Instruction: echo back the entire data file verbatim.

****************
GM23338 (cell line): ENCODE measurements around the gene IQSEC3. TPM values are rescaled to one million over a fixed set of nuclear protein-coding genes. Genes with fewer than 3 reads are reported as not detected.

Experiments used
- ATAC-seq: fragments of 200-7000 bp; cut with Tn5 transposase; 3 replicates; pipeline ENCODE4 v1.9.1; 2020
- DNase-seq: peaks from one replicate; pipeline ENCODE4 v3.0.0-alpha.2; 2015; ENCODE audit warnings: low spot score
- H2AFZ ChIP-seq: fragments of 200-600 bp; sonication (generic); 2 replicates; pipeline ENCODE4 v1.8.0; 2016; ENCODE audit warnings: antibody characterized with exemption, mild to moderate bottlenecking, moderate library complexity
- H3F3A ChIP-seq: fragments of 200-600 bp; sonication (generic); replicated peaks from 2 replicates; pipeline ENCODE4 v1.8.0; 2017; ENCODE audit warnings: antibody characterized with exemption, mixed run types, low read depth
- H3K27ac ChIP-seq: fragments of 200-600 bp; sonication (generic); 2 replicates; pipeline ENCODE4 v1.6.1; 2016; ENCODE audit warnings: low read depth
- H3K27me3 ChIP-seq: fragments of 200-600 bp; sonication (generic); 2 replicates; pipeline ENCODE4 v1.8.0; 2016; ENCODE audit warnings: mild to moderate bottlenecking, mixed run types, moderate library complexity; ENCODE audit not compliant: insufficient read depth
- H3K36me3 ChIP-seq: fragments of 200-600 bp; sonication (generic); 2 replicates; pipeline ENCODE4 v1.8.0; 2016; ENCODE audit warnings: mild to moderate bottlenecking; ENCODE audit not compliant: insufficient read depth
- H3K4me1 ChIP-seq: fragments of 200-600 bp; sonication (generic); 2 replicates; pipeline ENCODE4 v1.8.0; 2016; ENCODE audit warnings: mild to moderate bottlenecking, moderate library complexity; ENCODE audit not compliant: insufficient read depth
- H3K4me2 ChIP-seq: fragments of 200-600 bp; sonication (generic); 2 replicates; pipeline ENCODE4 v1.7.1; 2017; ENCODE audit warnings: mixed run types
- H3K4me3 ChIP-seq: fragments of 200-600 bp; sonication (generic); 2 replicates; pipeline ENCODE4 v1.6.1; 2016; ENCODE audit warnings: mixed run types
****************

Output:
GM23338 (cell line): ENCODE measurements around the gene IQSEC3. TPM values are rescaled to one million over a fixed set of nuclear protein-coding genes. Genes with fewer than 3 reads are reported as not detected.

Experiments used
- ATAC-seq: fragments of 200-7000 bp; cut with Tn5 transposase; 3 replicates; pipeline ENCODE4 v1.9.1; 2020
- DNase-seq: peaks from one replicate; pipeline ENCODE4 v3.0.0-alpha.2; 2015; ENCODE audit warnings: low spot score
- H2AFZ ChIP-seq: fragments of 200-600 bp; sonication (generic); 2 replicates; pipeline ENCODE4 v1.8.0; 2016; ENCODE audit warnings: antibody characterized with exemption, mild to moderate bottlenecking, moderate library complexity
- H3F3A ChIP-seq: fragments of 200-600 bp; sonication (generic); replicated peaks from 2 replicates; pipeline ENCODE4 v1.8.0; 2017; ENCODE audit warnings: antibody characterized with exemption, mixed run types, low read depth
- H3K27ac ChIP-seq: fragments of 200-600 bp; sonication (generic); 2 replicates; pipeline ENCODE4 v1.6.1; 2016; ENCODE audit warnings: low read depth
- H3K27me3 ChIP-seq: fragments of 200-600 bp; sonication (generic); 2 replicates; pipeline ENCODE4 v1.8.0; 2016; ENCODE audit warnings: mild to moderate bottlenecking, mixed run types, moderate library complexity; ENCODE audit not compliant: insufficient read depth
- H3K36me3 ChIP-seq: fragments of 200-600 bp; sonication (generic); 2 replicates; pipeline ENCODE4 v1.8.0; 2016; ENCODE audit warnings: mild to moderate bottlenecking; ENCODE audit not compliant: insufficient read depth
- H3K4me1 ChIP-seq: fragments of 200-600 bp; sonication (generic); 2 replicates; pipeline ENCODE4 v1.8.0; 2016; ENCODE audit warnings: mild to moderate bottlenecking, moderate library complexity; ENCODE audit not compliant: insufficient read depth
- H3K4me2 ChIP-seq: fragments of 200-600 bp; sonication (generic); 2 replicates; pipeline ENCODE4 v1.7.1; 2017; ENCODE audit warnings: mixed run types
- H3K4me3 ChIP-seq: fragments of 200-600 bp; sonication (generic); 2 replicates; pipeline ENCODE4 v1.6.1; 2016; ENCODE audit warnings: mixed run types